NAPLES — People receiving Federal food benefits might have to start looking for work this month.
The Department of Children and Families waived the work-search requirement in August, but it hasn’t said whether it will for September. Meanwhile, food banks in Southwest Florida are seeing record numbers of people in need.
At the Fairway Bible Church in Naples, more than 630 families came out to get food on Tuesday. That demand could go even higher if work search requirements go into effect for the Supplemental Nutrition Assistance Program, or SNAP, because unlike the government, food pantries don’t ask questions.
We spoke with one woman in the line of cars Tuesday waiting to receive food provided by the non-profit St. Matthew's House.
“Right now, I’m not working. My husband is the only one that is working, and I have three kids. So it’s hard right now," said Maribel Barron.
Barron is part of Florida’s stubbornly high unemployment rate. Right now, the Department of Economic Opportunity reports more than 11% of people living in Florida who could be working, aren’t. That's about 2% higher than the national unemployment rate. That’s why St. Matthew’s House Chief Operating Officer Steve Brooder says getting food to families is more important now than ever.
“The numbers are increasing every distribution. This is a brand new location for us. This is the first day of food distribution here at Fairway Church. In the first hour, we saw 458 households come through," said Brooder.
For Barron, this was her first time getting food. She heard about it from a friend, who is also unemployed.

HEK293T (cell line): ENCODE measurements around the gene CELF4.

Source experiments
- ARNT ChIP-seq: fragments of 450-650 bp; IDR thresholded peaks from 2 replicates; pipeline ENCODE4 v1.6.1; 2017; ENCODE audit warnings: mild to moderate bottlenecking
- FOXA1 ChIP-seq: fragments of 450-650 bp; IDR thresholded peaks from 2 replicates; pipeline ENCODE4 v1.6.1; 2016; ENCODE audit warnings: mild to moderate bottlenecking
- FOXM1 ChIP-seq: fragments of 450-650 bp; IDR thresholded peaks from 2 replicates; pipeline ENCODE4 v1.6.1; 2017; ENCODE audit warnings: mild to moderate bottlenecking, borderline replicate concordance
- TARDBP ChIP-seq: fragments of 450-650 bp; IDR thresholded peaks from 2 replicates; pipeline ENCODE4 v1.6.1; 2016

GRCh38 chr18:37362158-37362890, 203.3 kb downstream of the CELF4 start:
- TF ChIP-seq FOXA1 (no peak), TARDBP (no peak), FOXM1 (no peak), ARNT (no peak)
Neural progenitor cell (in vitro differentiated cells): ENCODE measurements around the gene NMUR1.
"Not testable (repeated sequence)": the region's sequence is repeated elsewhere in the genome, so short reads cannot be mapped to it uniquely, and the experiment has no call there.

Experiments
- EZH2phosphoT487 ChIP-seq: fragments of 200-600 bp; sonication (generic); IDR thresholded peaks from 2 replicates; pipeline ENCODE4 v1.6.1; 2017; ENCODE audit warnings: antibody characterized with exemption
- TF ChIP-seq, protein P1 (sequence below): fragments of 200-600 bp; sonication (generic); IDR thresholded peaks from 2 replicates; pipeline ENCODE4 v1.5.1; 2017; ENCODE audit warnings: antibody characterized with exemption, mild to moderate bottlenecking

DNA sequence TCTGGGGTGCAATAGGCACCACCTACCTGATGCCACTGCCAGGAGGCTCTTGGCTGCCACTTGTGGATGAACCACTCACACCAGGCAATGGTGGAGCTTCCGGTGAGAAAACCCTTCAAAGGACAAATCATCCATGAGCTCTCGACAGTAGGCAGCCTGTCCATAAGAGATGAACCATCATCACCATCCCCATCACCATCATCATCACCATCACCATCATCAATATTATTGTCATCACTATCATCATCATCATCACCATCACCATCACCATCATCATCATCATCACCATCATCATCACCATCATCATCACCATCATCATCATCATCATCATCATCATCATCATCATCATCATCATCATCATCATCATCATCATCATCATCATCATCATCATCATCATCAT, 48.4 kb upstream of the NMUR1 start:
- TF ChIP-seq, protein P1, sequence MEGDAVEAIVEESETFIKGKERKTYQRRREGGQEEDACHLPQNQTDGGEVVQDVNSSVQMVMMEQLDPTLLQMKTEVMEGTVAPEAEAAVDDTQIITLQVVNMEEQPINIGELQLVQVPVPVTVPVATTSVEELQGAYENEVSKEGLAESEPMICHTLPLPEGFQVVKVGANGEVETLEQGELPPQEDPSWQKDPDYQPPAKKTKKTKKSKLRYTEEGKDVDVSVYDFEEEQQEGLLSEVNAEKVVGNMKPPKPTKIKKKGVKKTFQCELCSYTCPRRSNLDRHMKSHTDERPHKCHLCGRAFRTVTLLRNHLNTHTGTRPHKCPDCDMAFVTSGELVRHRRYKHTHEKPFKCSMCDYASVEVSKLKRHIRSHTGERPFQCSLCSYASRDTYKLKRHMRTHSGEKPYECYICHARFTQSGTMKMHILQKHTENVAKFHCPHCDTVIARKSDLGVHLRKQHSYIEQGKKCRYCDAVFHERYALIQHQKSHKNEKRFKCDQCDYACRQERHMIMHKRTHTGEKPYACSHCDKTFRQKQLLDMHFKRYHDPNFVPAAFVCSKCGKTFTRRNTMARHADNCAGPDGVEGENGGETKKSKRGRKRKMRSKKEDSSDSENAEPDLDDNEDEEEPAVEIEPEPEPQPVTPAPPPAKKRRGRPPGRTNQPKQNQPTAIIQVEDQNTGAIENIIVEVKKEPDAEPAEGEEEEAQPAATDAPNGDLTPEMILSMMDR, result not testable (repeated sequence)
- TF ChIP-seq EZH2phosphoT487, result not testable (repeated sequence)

“A lot of people, they don’t have jobs right now, with all this situation," said Barron.
Here at Fox 4, we worked last month to try to fight the unemployment problem. We hosted a virtual job fair with the non-profit Better Together. Chief Executive Officer Megan Rose says, there actually are jobs available right now, just maybe not the same ones people had before.
“We just did a hiring event, and we had over 40 employers that were looking to hire hundreds of different positions. So we are encouraged that there are a lot of employment opportunities out there. Although we’ve seen a decrease in the hospitality industry, we’re seeing an increase in government jobs and construction," said Rose.
In total, Florida has lost more than 600,000 jobs since February, according to the Florida Department of Economic Opportunity. The agency says 23 out of 24 metro areas in the state have seen job losses as compared to 2019.
Barron does hope to get a new job eventually, but for now, she's just happy to have a car full of groceries.
“My kids, they’ll be happy too,” said Barron.
We reached out to DCF to see if the work search requirement is going back into effect, but the agency didn’t respond. The requirement only specifically applies to people between the ages of 18 and 49 who don’t have children.
Meanwhile, Rose says Better Together plans to host another virtual job fair in October.